Susan McKeever chooses the books which have nourished and sustained her in recent times
‘That was the feeling he had looking back. Smells and sounds: the roll and thunder of the number 1 train; the wind like a flute through the deck rafters of the Empire State Building …’
In September 1974 Orno Tarcher arrives from rural Missouri into New York City to study in Columbia University. On the first day he meets charming, enigmatic, dazzling but tricky Marshall Emerson, steeped in wealth and New York breeding, and so begins an unlikely friendship.
The Emersons have a brownstone in Manhattan and a clapboard mansion on the Cape, in stark contrast to Orno’s humble homestead – dominated by wide skies and rumbles of tractors; ‘pigs everywhere’. Though Marshall’s appeal to small-town country boy Orno is obvious, Marshall is similarly drawn to him, and despite repeatedly falling off the map, always returns to delightedly lure his diligent friend to debauched New York gatherings, peppered with drinks and women.
Over time, Orno matures and goes on to study a steady, plodding but safe path in dentistry, where teeth are not named ‘for kings and planets’ but are merely numbers, while Marshall becomes a Hollywood producer. From the first chapter we are hooked into the different trajectories of the two protagonists as we follow their wildly different paths described in lyrical, descriptive prose, capturing a period of time in New York that is as mesmerising as it is palpable.
There was a buzz around this book when it came out and I wasn’t sure if I wanted to read it. Autofiction? An ancient text written in Irish in the 1700s merged with an autobiographical journey in a young woman’s life? I wondered if I’d have the patience. Then I began to read – and learn.
At the age of eleven, in a flimsy primary-school prefab, a daydreaming Doireann first learned of Eibhlín Dubh Ní Chonaill, a noblewoman who wrote a thirty-verse ‘caoineadh’, or lament, for her beloved husband Art, after he was murdered by a British official. Now, as a present-day poet, mother and wife, she goes through her days caring for her young children, drowning in breastmilk, washing, cooking and school runs, the historical widow’s words from the caoineadh – the eponymous ghost in the throat – whispering from her lips as she transfers Eibhlín’s story onto the page. The lust of Eibhlín’s first sighting of Art, ‘how my eye took a shine to you / how my heart took delight in you’ travels through their courtship, marriage and the arrival of their ‘dotey’ children on to the murder and its sorrowful aftermath. Memoir and historical investigation merge seamlessly in a book that tethered me from the first line: THIS IS A FEMALE TEXT.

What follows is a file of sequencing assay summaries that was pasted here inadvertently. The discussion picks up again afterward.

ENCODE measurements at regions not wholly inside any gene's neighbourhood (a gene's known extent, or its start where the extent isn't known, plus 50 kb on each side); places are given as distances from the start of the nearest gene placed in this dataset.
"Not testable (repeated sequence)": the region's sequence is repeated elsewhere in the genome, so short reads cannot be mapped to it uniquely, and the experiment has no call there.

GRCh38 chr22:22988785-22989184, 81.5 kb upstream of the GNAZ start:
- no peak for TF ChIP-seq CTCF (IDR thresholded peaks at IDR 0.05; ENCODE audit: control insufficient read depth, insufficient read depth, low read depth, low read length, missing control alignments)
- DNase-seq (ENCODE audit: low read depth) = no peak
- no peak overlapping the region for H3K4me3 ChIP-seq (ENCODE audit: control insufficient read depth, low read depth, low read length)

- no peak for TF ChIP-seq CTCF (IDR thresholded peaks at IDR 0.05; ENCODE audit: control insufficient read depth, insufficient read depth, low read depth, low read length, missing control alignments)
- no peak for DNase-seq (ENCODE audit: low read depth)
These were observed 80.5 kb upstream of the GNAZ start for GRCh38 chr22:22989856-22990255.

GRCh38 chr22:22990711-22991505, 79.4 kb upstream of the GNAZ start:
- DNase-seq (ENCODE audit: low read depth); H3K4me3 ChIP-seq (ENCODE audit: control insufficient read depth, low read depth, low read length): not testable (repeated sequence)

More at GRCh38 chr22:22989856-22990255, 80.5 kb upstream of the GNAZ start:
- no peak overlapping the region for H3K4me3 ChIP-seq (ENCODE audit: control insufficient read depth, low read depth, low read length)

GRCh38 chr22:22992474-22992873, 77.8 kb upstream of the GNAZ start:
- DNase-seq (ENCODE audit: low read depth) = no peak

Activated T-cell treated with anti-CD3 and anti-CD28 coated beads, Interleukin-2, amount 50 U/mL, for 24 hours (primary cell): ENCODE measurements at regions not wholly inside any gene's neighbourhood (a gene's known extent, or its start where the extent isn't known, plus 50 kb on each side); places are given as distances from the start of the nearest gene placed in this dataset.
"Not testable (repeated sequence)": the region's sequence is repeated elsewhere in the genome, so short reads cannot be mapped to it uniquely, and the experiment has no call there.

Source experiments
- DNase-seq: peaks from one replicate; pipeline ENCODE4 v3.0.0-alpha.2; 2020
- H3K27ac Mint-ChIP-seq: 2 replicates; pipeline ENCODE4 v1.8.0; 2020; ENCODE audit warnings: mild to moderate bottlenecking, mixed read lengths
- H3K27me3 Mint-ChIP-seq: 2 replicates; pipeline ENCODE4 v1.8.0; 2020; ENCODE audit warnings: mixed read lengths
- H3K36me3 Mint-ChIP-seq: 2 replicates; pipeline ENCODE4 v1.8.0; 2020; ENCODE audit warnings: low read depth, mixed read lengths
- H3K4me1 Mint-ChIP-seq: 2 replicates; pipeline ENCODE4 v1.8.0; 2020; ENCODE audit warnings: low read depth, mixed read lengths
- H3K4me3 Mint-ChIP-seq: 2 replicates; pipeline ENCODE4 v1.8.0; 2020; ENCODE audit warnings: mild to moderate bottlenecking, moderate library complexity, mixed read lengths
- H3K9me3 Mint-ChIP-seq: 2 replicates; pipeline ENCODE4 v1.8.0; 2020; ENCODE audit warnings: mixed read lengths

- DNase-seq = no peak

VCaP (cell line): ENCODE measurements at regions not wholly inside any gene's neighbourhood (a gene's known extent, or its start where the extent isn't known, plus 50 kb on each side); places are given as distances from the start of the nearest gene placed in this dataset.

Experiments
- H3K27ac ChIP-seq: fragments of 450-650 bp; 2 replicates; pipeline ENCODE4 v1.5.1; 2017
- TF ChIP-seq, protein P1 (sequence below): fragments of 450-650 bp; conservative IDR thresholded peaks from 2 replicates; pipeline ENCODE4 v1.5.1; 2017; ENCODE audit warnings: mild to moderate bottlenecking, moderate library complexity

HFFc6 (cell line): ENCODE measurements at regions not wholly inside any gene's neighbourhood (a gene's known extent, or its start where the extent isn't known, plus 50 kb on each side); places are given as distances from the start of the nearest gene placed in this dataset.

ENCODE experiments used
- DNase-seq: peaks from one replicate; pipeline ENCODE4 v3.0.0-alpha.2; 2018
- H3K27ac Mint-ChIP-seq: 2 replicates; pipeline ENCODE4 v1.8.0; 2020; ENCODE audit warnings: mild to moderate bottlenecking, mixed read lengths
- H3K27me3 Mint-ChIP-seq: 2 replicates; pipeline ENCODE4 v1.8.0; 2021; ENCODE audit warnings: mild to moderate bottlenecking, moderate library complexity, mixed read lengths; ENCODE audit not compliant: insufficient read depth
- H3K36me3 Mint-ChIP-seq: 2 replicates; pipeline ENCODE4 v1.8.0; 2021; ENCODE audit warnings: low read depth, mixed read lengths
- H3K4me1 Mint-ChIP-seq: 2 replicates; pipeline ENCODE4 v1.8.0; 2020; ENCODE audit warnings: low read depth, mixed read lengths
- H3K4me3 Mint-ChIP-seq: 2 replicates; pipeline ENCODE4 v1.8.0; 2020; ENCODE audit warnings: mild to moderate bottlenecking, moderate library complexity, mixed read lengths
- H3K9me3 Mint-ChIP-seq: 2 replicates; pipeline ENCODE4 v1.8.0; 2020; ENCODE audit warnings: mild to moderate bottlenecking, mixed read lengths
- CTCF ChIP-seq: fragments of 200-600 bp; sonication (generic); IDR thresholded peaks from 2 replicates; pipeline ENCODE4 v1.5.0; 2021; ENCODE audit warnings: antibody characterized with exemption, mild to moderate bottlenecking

On a morning in August, fifty-year-old Elle Bishop takes a swim in the pond below ‘The Paper Palace’, a ramshackle set of cabins in Cape Cod where her family has summered for generations.
But all is not as calm as the surface of the early-morning pond. Elle’s mind whirls in turmoil as she remembers the passionate lovemaking of the night before, up against the wall with childhood friend Jonas – all taking place with both their families happily chatting and drinking inside on the other side of the wall.
So begins a saga of epic proportions, as Heller switches between present-day summer high jinks set over twenty-four hours, and Elle’s recollections of her turbulent, eventful childhood and family life. There is mystery, a dark secret, guilt, trauma, shameful turning of blind eyes, and longing in this sweep of a novel. Heller’s prose in this, her debut novel, brings the hot, sticky Cape Cod summer to life as we wend through the complex paths of Elle’s thought processes, mirrored in the wooded pine and shrub oak paths leading to the pond, beyond which ‘the ocean is furious, roaring’.
In Hamnet, Maggie O’Farrell has taken a little-known fact about William Shakespeare’s family life and woven it into a complete world, full of sounds, tastes, smells, sensations and textures, vividly enmeshing us into life in sixteenth-century Stratford-upon-Avon.
On a summer’s day in 1596, eleven-year old Hamnet is worried about his twin sister, Judith, who has suddenly fallen ill while they were playing with the household’s new kittens. From her fever-bed, she watches the walls bulge, the bedposts writhe like serpents. Her twin frantically searches for help, but there is no one anywhere – even the kittens have disappeared. His father Will is two days’ ride away in London; his mother Agnes is working on her patch of land nearby, collecting honey from her hives and tending her medicinal plants. The narrative switches back and forth in time through Will and Agnes’s courtship, always returning to Hamnet’s frantic searching, which tails off as he himself contracts the plague. We learn that the disease came from some fleas on a monkey in Alexandria, befriended by a cabin boy gone in search of victuals.
It is Hamnet who dies, on a pallet beside his now-recovering sister. Tears streamed down my face as I read about the death rituals; how Agnes found a leaf from a plum tree while drawing her fingers through her boy’s hair; how she tenderly washed the small, bony body, sewed the bright, white shroud around it with thick twine.
Part Two of the book describes the deluge of grief washing over the family members left behind; unable to heal or move on from such a devastating loss. But eventually something powerful emerges from the tragedy: one of the most famous plays ever written, named for Shakespeare’s deceased son.
Susan McKeever is an editor, writer and ghostwriter for several Irish and international publishers and authors. She works from her home in the red-brick heart of Dublin’s Portobello. @MckeeverSusan,susanmckeever.biz